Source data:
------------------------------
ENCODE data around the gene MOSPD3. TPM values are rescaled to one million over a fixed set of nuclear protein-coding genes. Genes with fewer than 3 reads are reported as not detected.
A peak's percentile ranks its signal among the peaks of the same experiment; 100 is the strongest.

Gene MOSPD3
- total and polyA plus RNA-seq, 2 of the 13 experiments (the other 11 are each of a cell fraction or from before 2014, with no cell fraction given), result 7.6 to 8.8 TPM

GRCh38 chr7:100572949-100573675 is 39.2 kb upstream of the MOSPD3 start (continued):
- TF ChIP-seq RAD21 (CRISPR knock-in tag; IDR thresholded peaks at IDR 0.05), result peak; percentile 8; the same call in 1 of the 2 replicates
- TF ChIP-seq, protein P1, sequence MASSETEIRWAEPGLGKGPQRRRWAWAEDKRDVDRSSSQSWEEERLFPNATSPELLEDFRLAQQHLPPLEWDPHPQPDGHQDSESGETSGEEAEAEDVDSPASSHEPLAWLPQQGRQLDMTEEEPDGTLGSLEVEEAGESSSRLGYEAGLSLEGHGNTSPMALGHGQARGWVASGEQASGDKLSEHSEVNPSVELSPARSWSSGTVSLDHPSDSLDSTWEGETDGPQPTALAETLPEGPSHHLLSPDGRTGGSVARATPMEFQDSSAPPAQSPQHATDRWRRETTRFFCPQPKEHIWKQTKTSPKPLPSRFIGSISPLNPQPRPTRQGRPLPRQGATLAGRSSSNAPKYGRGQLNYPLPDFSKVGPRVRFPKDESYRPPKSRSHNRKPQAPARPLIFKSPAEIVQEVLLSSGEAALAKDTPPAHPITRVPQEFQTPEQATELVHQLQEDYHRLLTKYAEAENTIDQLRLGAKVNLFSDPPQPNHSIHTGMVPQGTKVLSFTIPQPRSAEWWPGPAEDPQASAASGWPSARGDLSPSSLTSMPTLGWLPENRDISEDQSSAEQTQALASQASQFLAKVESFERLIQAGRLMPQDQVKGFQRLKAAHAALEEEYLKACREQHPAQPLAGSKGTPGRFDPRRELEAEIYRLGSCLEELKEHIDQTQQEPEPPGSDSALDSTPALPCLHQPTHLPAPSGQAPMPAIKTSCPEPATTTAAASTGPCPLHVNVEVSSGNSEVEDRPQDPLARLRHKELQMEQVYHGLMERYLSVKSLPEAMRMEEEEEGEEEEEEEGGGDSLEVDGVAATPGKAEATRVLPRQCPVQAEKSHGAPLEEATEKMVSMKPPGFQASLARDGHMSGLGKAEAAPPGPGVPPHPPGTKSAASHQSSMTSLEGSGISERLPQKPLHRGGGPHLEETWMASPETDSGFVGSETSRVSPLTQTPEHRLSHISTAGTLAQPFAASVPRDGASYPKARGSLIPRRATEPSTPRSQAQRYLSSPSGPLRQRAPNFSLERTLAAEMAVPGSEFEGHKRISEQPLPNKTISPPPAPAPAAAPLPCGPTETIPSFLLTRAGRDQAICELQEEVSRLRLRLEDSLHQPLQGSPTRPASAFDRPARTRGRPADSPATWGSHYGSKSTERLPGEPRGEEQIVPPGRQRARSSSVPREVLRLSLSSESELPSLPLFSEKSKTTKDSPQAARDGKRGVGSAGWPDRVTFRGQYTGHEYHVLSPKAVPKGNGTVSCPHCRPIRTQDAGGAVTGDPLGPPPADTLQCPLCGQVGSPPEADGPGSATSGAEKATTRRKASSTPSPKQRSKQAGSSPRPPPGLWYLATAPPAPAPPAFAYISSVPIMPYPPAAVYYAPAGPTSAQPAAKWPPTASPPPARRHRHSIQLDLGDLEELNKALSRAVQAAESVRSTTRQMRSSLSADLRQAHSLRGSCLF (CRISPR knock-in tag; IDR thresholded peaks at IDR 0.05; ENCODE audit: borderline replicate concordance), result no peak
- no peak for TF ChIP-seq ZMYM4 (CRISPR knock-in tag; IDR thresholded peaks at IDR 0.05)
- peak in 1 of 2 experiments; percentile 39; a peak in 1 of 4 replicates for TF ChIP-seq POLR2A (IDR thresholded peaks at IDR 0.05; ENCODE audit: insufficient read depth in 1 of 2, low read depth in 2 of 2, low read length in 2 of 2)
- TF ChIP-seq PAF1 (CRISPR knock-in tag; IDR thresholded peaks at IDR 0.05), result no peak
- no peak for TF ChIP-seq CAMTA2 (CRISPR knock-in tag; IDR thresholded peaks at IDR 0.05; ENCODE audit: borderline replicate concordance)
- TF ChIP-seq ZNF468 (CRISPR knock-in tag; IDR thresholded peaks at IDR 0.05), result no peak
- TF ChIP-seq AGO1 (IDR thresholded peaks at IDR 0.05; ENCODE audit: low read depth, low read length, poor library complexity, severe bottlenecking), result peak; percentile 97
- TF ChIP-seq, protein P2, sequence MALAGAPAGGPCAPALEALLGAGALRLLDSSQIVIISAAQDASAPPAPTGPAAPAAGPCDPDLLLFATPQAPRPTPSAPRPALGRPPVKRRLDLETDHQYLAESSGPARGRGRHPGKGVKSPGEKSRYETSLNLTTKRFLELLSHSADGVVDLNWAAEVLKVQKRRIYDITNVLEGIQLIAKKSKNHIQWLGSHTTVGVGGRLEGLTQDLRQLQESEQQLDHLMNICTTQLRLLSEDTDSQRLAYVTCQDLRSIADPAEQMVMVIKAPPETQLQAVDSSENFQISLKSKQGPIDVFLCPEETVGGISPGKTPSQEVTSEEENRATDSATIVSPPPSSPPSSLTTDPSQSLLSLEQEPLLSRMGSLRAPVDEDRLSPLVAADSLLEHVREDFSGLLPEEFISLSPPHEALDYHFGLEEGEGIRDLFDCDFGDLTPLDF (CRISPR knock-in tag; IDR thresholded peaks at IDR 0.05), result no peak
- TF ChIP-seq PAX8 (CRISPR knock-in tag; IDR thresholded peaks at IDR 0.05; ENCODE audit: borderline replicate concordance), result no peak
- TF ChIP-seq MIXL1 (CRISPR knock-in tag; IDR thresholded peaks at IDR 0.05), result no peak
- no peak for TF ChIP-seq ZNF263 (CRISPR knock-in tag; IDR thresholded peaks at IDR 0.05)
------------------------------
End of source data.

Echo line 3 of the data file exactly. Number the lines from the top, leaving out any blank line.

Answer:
Gene MOSPD3